The other nine countries are Madagascar, Tanzania, Liberia, Guinea, Rwanda, Benin, Togo, Syria and Burundi.
The report which covers last three years of 156 countries by their happiness levels shows that the top 10 countries are Denmark, Switzerland, Iceland, Norway, Finland, Canada, Netherlands, New Zealand, Australia and Sweden.
According to the report, there is a growing global interest in using happiness and subjective well-being as primary indicators of the quality of human development and that because of this growing interest, many governments, communities and organizations are using happiness data, and the results of subjective well-being research, to enable policies that support better lives.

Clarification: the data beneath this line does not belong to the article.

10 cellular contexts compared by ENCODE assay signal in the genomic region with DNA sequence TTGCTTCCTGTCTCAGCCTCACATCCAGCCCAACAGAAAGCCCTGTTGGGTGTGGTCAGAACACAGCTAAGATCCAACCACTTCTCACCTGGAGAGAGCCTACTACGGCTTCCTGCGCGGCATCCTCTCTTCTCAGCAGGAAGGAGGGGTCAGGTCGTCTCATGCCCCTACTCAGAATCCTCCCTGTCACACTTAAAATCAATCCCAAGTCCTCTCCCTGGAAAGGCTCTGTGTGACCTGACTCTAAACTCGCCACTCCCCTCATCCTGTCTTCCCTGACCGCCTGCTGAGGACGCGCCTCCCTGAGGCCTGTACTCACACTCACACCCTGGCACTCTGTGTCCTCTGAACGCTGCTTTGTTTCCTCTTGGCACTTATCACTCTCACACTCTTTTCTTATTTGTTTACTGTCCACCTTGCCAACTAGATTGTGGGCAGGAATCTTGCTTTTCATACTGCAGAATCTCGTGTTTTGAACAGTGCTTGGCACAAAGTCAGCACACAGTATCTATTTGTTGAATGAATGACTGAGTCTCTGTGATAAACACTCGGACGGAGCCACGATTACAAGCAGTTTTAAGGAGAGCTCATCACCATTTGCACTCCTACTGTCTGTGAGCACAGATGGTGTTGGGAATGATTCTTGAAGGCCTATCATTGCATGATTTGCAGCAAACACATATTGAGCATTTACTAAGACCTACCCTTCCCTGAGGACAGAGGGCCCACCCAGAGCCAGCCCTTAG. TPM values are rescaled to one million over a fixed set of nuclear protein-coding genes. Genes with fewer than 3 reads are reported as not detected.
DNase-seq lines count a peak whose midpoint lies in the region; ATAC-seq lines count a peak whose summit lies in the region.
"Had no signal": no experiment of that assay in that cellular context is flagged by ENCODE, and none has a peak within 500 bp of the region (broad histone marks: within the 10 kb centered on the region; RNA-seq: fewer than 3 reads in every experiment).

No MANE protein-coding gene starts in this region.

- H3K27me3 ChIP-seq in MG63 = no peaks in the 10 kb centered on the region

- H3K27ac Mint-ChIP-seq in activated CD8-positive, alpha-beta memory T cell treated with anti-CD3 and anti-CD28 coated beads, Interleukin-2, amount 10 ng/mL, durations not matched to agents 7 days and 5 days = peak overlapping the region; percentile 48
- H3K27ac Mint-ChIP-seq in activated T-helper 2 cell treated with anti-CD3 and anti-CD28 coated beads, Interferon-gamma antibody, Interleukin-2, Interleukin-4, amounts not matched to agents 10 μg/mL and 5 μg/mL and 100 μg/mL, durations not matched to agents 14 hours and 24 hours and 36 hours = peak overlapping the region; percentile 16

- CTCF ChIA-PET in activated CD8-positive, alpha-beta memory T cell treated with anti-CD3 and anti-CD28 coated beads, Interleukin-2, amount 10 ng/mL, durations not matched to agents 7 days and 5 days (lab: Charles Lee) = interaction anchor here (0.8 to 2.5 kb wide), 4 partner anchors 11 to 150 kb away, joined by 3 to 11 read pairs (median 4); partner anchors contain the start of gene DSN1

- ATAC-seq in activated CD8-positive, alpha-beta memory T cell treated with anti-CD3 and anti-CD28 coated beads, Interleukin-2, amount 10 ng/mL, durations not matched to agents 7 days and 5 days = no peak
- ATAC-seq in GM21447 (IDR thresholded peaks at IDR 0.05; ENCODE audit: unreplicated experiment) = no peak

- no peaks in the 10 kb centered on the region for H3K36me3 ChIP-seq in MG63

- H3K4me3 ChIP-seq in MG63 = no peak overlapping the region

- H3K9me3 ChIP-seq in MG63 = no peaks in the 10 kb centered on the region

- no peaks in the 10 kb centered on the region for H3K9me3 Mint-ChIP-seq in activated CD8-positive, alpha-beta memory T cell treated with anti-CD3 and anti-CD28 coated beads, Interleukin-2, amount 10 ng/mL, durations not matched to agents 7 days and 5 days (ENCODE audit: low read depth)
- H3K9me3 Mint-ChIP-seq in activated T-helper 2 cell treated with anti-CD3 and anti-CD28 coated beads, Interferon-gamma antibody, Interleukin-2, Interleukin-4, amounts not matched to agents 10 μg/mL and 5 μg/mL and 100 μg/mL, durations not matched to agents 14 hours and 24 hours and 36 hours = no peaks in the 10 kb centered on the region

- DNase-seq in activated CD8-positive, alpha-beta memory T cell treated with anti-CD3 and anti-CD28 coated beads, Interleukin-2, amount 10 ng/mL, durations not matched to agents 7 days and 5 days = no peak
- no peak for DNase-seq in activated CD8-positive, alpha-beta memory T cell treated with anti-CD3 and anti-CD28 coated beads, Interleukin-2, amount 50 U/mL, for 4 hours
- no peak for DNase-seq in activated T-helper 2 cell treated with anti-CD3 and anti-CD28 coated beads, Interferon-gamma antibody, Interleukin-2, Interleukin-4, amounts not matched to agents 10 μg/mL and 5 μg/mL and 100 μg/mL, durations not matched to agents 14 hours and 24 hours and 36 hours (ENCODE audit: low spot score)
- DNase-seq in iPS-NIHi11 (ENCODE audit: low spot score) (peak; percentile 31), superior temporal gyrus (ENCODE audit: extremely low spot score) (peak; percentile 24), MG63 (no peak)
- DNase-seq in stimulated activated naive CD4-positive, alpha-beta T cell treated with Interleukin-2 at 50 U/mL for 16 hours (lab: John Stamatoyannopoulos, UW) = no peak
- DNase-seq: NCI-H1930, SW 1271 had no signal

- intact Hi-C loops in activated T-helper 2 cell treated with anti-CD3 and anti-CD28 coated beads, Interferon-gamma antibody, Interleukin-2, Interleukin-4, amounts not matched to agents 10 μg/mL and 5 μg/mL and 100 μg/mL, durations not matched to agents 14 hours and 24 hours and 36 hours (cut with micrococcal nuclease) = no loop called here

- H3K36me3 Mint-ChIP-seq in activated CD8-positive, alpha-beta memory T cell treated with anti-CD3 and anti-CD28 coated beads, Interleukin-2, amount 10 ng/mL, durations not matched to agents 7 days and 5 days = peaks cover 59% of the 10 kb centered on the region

“Measuring self-reported happiness and achieving well-being should be on every nation’s agenda as they begin to pursue the Sustainable Development Goals,” said Jeffrey Sachs, director of the Earth Institute at Columbia University.
“Indeed the Goals themselves embody the very idea that human well-being should be nurtured through a holistic approach that combines economic, social and environmental objectives. Rather than taking a narrow approach focused solely on economic growth, we should promote societies that are prosperous, just, and environmentally sustainable.”